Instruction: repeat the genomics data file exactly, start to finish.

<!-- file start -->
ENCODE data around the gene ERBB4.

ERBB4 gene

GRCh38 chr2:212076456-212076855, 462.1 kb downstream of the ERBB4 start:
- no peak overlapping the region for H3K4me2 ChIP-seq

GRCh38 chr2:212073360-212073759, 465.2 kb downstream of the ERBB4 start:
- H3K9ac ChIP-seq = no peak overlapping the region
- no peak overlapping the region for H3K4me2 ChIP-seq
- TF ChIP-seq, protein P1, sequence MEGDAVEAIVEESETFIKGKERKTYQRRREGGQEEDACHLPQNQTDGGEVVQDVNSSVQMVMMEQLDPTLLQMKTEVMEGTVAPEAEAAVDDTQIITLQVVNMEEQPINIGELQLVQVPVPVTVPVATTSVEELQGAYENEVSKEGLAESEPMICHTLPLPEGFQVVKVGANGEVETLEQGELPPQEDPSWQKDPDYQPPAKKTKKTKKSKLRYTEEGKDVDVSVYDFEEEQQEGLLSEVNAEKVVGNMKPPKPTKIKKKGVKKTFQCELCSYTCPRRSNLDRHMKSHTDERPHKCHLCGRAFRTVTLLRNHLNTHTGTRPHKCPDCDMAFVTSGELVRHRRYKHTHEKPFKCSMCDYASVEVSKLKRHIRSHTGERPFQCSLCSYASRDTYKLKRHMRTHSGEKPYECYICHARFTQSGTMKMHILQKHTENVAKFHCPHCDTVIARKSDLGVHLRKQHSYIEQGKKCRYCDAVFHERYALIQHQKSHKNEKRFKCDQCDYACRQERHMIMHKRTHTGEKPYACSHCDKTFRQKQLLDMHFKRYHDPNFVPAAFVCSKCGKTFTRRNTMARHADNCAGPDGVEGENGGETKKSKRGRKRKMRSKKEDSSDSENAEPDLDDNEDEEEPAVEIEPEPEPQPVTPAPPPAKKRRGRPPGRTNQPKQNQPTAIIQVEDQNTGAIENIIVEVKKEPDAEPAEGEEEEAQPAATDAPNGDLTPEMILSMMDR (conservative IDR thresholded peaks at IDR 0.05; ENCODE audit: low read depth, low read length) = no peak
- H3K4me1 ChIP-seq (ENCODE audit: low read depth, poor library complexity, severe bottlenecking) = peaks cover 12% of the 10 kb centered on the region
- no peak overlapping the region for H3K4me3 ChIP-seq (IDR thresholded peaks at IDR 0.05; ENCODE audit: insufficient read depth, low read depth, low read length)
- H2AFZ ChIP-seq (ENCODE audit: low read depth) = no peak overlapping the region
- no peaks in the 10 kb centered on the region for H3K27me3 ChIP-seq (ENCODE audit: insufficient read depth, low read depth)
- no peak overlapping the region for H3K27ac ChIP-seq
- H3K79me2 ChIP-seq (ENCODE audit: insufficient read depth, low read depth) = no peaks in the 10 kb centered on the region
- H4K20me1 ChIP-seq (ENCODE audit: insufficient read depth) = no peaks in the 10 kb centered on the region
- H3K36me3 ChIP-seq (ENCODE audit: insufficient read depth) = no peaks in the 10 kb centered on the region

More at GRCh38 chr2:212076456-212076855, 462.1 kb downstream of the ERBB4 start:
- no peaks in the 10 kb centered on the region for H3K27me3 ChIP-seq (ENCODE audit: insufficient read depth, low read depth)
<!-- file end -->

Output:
ENCODE data around the gene ERBB4.

ERBB4 gene

GRCh38 chr2:212076456-212076855, 462.1 kb downstream of the ERBB4 start:
- no peak overlapping the region for H3K4me2 ChIP-seq

GRCh38 chr2:212073360-212073759, 465.2 kb downstream of the ERBB4 start:
- H3K9ac ChIP-seq = no peak overlapping the region
- no peak overlapping the region for H3K4me2 ChIP-seq
- TF ChIP-seq, protein P1, sequence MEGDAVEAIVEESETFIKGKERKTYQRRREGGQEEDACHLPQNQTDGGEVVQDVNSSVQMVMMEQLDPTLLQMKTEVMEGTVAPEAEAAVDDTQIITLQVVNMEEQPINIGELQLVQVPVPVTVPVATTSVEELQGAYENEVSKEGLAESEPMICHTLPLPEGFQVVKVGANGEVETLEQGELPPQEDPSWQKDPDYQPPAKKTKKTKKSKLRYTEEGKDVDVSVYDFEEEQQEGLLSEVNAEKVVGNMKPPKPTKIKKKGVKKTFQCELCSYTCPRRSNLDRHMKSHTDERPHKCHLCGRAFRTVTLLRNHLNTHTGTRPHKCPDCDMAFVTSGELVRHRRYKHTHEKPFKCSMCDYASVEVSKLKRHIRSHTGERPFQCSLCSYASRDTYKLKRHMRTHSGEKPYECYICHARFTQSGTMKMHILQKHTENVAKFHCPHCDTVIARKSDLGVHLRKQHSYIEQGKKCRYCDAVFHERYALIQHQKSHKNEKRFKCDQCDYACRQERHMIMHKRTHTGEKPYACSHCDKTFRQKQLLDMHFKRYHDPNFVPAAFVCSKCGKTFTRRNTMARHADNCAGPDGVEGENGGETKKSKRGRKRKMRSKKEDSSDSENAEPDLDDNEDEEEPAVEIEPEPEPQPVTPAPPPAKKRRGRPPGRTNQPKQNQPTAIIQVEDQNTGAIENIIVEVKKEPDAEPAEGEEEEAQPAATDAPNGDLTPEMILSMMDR (conservative IDR thresholded peaks at IDR 0.05; ENCODE audit: low read depth, low read length) = no peak
- H3K4me1 ChIP-seq (ENCODE audit: low read depth, poor library complexity, severe bottlenecking) = peaks cover 12% of the 10 kb centered on the region
- no peak overlapping the region for H3K4me3 ChIP-seq (IDR thresholded peaks at IDR 0.05; ENCODE audit: insufficient read depth, low read depth, low read length)
- H2AFZ ChIP-seq (ENCODE audit: low read depth) = no peak overlapping the region
- no peaks in the 10 kb centered on the region for H3K27me3 ChIP-seq (ENCODE audit: insufficient read depth, low read depth)
- no peak overlapping the region for H3K27ac ChIP-seq
- H3K79me2 ChIP-seq (ENCODE audit: insufficient read depth, low read depth) = no peaks in the 10 kb centered on the region
- H4K20me1 ChIP-seq (ENCODE audit: insufficient read depth) = no peaks in the 10 kb centered on the region
- H3K36me3 ChIP-seq (ENCODE audit: insufficient read depth) = no peaks in the 10 kb centered on the region

More at GRCh38 chr2:212076456-212076855, 462.1 kb downstream of the ERBB4 start:
- no peaks in the 10 kb centered on the region for H3K27me3 ChIP-seq (ENCODE audit: insufficient read depth, low read depth)